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As a software vendor, I am often surprised how focused buyers of market research software are on the cost of the software licence. I fully understand the desire to obtain the best price or a discount for longer term licences, but the question I am rarely asked is “how much will I need to invest in staff to leverage the power of the software?” This article then considers the cost of becoming proficient in the use of survey software and briefly looks at MRDC’s products.
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It seems that it is an unasked question, a taboo subject. Perhaps, buyers feel that they will not get an honest answer. Well, here’s my attempt to lay this topic open to debate. I see no reason for secrets, but I can understand why some suppliers might choose to keep this matter quiet!
I can’t believe that managers or business owners investing in software don’t consider the cost of training or assume that it will be negligible and can be largely ignored. There might be a tangible benefit to changing or investing in a new software system, but it is likely to cost more than the software licence unless the software system is totally intuitive. Staff training in software costs money, risks delivery (which may or may not cost money) and will usually mean a downturn in productive prior to an expected upturn in productivity or capability.
In my view, this is a stupid question. Of course, they should. The goal must be to enjoy a long-term relationship whereby the software user becomes more effective either in terms of productivity or in terms of what the company can offer (or offer more easily) – or, even better, both.
So, somewhat belatedly in this blog article, what is the purpose of this article? I think it is to help potential buyers of software consider why they are buying survey software. I would like to put into the open the training and learning issues that, in my opinion, need to be considered before changing software or buying a new system. This article is not aimed at the reasons for buying the software, although it may be a by-product of the article.
Survey software breaks down into two main types – scripted solutions and GUI/menu-driven systems. Scripted solutions mean that users will have to use a programming language to make the survey software do what it is supposed to do. By contrast, a GUI (graphical user interface) or menu-driven system will be driven by selections from menus and properties sheets with minimal keyboard input except to enter text. There are some exceptions where a software system can be used in both ways or some selections can be entered more conveniently by typing commands or some script.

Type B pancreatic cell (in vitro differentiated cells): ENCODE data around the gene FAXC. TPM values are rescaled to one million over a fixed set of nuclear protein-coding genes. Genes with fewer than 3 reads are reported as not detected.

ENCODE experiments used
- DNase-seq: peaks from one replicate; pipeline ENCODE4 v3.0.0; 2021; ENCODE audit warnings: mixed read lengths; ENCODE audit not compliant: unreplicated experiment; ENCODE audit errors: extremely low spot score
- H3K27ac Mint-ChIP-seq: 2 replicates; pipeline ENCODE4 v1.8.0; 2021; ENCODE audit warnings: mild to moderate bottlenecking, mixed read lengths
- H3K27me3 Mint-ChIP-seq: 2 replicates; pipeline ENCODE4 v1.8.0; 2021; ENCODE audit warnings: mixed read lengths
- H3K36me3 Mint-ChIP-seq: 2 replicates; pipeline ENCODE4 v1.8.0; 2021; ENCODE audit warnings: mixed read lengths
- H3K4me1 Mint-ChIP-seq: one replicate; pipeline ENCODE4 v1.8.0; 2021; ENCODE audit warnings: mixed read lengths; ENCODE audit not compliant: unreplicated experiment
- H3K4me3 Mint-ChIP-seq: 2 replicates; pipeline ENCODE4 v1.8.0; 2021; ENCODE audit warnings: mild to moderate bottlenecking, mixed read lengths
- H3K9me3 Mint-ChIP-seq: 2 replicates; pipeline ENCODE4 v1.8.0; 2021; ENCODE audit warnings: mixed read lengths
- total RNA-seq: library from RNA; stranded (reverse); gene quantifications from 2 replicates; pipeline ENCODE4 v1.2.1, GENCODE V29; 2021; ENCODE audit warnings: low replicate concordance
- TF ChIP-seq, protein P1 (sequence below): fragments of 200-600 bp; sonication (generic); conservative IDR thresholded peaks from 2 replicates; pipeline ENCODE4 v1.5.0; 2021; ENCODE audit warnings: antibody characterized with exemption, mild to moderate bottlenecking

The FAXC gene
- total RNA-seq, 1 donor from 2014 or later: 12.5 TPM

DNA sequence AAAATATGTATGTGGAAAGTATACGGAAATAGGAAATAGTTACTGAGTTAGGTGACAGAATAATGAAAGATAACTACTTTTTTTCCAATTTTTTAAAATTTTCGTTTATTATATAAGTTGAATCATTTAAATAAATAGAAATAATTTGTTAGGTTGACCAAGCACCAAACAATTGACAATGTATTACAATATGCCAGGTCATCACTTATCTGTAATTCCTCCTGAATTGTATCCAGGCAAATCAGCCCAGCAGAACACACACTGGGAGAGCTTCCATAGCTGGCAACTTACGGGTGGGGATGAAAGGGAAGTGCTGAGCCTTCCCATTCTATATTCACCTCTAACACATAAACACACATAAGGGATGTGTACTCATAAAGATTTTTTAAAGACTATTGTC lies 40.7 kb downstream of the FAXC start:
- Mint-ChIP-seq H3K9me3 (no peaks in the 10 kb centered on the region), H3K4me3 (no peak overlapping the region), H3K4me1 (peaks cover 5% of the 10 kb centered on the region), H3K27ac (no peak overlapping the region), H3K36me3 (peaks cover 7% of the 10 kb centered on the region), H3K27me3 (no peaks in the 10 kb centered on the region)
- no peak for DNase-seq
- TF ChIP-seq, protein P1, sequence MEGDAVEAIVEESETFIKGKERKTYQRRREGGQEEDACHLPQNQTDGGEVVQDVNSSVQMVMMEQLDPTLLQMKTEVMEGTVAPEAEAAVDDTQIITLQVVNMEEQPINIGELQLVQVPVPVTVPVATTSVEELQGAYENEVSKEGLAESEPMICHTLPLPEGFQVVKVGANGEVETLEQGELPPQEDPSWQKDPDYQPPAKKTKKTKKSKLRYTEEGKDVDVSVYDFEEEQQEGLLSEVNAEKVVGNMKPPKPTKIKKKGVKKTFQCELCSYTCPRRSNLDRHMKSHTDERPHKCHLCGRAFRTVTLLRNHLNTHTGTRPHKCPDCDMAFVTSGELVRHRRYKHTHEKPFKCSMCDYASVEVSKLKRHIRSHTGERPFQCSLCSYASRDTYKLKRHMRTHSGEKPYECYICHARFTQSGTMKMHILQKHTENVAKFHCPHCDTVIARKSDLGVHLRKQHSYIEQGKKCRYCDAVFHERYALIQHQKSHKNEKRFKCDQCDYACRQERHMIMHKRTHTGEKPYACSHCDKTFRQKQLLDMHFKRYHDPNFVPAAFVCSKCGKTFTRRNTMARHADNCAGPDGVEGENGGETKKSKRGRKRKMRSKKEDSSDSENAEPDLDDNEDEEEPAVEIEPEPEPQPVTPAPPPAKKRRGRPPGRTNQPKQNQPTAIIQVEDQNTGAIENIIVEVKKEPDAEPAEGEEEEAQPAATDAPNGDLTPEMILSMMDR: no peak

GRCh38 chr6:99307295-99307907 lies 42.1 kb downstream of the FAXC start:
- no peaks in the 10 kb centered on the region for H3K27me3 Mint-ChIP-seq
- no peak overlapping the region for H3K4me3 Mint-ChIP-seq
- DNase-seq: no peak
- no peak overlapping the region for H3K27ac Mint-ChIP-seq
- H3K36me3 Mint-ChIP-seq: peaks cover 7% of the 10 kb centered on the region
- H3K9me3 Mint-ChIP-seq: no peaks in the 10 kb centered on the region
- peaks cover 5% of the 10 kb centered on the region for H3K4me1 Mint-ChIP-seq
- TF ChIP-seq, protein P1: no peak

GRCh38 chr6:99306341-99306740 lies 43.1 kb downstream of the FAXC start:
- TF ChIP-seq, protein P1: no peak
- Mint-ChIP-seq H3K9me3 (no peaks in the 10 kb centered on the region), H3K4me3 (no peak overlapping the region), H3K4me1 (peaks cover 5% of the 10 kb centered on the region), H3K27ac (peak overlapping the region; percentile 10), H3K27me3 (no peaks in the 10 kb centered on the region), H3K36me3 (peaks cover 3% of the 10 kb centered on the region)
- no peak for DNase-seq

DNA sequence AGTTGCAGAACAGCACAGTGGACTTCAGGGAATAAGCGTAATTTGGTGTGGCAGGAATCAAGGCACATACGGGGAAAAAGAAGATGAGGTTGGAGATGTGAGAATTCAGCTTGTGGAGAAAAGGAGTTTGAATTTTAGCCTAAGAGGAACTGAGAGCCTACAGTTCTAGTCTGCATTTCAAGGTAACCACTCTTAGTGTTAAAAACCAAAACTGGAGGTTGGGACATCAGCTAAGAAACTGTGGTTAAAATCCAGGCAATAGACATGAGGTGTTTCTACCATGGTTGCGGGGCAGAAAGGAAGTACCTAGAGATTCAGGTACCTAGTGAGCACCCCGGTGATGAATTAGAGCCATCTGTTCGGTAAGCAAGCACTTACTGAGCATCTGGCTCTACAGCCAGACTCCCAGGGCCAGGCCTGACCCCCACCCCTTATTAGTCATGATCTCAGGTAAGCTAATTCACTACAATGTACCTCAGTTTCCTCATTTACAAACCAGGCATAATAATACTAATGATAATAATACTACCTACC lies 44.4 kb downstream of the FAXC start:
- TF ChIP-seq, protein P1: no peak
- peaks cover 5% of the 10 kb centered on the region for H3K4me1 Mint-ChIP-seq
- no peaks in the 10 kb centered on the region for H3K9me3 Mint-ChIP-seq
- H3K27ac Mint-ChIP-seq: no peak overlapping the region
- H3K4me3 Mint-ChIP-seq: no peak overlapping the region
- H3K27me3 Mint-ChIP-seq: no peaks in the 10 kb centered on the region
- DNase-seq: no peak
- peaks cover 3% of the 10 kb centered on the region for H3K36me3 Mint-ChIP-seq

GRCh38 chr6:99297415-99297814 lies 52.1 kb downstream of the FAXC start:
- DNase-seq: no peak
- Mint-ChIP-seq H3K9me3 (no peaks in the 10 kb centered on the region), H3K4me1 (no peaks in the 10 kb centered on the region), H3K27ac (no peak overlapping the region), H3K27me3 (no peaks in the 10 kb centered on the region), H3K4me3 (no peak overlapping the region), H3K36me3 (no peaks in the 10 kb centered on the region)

There is a world of difference. In most cases, GUI/menu-driven systems are far more intuitive to use. Consequently, it is harder to make errors and a reasonable level of productivity can be gained more quickly. The biggest problems can often stem from it being difficult to find the option or detail that you want. By contrast, a scripting language will take time to learn. If the language is proprietary, there is less chance that staff will have had previous experience unless it was with another employer. It will take time to avoid making ‘silly’ errors as familiarisation with the peculiarities of using the language are learnt. In the end, though, a scripting language is likely to offer a lot of productivity gains if the software is in the right hands.
Another major consideration is the frequency of use of a software product. Different people will learn at different speeds and different people will retain knowledge at different levels. It is far more likely that an irregular user of a GUI/menu-driven system will retain enough knowledge to use a software product, say, one week in every two months. People using scripting languages usually need to be using the product every day – or, at least, most days – to become proficient. Frequency of use will impact on the cost of learning.